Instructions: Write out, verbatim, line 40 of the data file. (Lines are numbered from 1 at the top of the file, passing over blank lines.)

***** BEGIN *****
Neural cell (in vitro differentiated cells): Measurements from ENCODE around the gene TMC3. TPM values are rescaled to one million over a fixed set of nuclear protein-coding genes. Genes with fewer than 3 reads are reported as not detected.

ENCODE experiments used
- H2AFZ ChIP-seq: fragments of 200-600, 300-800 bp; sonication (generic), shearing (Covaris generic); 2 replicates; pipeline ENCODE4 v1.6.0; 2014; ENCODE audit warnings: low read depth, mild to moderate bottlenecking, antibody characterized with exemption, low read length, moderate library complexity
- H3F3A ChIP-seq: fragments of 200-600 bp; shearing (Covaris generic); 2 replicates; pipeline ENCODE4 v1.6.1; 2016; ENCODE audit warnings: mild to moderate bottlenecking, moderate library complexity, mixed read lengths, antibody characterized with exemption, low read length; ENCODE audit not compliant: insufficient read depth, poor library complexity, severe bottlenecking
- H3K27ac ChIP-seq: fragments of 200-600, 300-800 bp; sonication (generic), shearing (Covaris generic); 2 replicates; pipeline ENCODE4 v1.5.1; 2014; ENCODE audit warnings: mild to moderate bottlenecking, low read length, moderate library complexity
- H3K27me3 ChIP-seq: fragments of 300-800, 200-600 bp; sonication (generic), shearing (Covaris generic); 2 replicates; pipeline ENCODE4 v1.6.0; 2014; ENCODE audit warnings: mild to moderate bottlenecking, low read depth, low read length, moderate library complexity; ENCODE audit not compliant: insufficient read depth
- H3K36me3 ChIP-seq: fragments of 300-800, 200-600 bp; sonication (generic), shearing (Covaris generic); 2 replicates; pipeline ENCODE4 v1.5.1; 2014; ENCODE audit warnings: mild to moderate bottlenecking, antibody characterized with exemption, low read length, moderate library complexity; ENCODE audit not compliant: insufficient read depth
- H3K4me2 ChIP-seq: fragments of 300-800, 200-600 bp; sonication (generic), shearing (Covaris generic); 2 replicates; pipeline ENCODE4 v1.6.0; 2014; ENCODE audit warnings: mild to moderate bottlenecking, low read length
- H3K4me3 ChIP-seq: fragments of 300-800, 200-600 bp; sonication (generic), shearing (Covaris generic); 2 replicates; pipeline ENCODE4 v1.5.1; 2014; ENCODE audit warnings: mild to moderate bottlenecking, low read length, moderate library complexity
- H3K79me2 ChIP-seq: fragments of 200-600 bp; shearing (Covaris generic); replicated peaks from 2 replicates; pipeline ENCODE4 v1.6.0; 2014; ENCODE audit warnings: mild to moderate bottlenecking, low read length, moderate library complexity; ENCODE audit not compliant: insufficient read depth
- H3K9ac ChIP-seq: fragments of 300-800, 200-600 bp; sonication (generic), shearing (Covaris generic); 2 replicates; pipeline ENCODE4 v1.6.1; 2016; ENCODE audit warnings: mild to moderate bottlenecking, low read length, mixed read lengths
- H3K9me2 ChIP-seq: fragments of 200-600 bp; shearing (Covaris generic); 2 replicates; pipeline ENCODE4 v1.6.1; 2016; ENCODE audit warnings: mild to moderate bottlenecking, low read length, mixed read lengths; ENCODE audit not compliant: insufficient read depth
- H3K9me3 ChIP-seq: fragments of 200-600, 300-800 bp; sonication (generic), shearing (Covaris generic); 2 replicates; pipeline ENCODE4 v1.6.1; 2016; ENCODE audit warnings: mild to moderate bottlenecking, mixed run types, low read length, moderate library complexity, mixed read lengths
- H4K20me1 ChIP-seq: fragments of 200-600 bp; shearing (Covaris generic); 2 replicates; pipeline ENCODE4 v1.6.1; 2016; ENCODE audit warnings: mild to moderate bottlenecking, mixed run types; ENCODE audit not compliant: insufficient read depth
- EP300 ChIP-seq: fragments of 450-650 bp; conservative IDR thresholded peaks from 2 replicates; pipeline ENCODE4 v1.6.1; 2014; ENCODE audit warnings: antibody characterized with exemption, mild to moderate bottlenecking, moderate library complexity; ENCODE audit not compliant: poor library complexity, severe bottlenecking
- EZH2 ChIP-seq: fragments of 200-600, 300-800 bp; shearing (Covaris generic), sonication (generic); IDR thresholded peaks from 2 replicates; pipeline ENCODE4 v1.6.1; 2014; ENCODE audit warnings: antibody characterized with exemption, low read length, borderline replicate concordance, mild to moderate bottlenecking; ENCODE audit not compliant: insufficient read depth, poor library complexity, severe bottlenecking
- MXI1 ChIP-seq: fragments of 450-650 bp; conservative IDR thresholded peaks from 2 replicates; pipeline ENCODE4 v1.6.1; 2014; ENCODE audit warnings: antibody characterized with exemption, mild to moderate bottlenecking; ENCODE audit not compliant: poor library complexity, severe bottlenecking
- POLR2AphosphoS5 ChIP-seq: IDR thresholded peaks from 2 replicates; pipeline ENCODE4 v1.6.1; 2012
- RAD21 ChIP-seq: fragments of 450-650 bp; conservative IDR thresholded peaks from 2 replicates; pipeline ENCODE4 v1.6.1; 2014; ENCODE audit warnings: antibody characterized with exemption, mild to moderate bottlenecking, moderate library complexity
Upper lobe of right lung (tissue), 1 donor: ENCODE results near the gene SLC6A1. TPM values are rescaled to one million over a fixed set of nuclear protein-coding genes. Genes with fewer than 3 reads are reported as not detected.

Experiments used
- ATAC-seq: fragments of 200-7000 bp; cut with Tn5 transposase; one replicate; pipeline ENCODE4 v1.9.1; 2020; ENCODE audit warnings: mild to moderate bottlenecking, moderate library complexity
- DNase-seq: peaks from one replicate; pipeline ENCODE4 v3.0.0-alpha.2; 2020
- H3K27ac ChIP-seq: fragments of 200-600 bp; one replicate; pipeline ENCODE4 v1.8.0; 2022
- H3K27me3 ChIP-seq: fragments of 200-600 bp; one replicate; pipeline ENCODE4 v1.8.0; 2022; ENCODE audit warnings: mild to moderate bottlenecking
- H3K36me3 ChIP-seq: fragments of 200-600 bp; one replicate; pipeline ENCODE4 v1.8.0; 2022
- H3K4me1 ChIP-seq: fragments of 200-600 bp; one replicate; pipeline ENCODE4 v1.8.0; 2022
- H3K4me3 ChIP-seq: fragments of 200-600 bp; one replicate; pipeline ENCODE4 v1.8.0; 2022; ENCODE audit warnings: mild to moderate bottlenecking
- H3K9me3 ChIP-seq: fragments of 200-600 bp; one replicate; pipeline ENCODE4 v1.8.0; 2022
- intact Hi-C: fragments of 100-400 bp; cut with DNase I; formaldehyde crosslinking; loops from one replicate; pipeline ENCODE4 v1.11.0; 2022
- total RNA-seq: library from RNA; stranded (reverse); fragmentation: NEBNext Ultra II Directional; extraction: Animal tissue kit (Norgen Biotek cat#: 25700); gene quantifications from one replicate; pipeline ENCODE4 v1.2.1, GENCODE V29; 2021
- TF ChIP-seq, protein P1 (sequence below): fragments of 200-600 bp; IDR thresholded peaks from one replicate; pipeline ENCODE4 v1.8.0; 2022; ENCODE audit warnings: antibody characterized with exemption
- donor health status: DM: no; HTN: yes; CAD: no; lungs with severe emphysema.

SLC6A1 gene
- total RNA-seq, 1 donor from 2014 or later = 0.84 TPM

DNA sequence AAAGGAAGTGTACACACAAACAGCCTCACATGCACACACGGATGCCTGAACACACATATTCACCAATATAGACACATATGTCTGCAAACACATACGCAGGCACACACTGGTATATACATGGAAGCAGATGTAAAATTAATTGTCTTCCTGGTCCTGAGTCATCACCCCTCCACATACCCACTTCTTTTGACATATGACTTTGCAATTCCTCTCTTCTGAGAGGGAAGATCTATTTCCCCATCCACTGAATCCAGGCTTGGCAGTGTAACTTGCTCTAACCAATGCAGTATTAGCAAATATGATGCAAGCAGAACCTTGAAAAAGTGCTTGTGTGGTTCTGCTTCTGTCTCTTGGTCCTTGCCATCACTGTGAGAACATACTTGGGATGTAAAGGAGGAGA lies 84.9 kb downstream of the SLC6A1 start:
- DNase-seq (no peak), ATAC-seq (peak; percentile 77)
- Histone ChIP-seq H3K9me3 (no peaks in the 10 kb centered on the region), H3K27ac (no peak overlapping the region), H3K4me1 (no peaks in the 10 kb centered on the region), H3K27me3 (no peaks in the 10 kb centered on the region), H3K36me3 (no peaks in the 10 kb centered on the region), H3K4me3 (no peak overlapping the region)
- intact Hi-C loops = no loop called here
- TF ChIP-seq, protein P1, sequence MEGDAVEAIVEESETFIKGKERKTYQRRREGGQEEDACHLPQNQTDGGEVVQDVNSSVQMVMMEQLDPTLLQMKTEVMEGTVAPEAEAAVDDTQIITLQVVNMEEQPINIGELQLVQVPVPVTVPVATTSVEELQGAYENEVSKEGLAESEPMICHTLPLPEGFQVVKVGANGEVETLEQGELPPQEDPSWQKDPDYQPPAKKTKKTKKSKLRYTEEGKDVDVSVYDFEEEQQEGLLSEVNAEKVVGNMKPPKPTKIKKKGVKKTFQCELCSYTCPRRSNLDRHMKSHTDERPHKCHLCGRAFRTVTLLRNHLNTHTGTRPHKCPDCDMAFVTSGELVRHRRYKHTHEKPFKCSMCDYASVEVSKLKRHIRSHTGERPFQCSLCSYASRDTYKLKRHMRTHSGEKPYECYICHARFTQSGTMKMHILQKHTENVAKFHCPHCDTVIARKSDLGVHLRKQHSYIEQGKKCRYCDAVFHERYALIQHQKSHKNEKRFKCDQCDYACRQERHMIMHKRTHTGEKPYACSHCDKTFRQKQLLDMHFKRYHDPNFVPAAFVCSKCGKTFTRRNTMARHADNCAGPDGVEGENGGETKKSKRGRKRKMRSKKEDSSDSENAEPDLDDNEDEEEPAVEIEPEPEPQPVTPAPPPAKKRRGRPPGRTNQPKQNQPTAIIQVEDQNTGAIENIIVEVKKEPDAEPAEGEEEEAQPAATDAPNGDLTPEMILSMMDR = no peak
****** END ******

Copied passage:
- TF ChIP-seq, protein P1, sequence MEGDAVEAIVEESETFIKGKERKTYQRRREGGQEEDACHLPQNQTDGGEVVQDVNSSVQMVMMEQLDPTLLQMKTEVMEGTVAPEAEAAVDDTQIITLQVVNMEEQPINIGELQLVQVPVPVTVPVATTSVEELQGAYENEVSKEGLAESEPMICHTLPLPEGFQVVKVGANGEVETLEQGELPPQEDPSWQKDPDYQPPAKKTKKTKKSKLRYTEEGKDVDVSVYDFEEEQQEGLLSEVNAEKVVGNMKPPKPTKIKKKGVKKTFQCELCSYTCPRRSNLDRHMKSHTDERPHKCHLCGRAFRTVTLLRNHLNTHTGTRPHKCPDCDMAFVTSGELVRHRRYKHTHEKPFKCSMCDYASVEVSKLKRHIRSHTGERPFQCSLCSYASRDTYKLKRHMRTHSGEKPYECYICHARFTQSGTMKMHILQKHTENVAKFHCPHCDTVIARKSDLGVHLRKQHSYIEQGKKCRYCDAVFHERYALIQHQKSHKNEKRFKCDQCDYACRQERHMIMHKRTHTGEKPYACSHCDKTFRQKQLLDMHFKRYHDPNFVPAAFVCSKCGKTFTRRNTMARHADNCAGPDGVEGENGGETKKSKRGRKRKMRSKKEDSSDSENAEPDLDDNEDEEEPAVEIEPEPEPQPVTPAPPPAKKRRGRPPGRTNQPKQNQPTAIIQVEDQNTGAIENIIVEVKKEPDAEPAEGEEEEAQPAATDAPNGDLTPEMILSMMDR = no peak